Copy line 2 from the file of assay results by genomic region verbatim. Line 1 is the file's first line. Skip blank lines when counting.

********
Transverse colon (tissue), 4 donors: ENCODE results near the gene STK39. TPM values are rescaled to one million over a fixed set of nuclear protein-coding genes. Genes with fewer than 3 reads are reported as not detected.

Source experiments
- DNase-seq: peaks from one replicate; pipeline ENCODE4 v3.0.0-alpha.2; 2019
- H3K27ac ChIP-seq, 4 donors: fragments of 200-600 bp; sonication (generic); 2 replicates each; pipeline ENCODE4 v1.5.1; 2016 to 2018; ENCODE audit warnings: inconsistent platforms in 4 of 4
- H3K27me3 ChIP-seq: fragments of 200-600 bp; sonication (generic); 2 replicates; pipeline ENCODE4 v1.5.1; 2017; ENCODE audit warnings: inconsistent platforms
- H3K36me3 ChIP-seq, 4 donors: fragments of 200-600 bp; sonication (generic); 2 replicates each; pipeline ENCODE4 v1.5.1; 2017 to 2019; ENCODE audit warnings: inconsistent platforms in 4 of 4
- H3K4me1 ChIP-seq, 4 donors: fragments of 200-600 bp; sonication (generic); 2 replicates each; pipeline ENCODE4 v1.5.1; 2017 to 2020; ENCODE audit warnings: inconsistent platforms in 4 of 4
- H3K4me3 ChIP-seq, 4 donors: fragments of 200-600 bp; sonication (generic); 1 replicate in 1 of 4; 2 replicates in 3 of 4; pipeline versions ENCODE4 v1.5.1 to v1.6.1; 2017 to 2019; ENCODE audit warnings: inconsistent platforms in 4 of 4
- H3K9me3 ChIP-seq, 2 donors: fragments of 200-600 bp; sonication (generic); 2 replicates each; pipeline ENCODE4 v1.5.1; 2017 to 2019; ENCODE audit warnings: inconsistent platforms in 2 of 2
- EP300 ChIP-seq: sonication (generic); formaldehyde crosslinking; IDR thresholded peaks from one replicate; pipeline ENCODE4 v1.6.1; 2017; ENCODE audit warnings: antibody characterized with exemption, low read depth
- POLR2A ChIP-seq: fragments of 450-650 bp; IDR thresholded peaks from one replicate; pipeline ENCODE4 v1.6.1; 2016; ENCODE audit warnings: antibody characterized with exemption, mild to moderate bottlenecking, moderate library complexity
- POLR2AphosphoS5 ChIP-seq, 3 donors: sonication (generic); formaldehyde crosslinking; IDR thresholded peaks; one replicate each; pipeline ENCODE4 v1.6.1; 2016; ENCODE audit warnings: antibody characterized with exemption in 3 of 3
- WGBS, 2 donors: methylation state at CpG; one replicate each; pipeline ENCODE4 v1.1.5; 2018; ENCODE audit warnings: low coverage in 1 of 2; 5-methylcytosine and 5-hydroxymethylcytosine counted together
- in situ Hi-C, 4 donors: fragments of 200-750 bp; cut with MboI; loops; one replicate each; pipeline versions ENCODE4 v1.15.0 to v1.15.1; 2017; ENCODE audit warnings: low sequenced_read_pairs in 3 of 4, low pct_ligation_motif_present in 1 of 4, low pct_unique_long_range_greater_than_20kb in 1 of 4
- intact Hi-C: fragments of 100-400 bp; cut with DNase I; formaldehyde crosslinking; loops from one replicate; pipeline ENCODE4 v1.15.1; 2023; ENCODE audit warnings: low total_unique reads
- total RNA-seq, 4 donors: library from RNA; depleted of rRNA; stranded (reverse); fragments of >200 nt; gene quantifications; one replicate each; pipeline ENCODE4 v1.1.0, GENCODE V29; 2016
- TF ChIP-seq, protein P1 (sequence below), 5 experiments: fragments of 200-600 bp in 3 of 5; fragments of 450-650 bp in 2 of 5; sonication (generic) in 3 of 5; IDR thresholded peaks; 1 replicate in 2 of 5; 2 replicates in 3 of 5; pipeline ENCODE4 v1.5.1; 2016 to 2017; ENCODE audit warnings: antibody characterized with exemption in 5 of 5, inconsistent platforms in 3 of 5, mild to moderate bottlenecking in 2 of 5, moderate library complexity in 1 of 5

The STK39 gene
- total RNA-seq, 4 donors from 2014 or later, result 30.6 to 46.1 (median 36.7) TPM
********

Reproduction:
Source experiments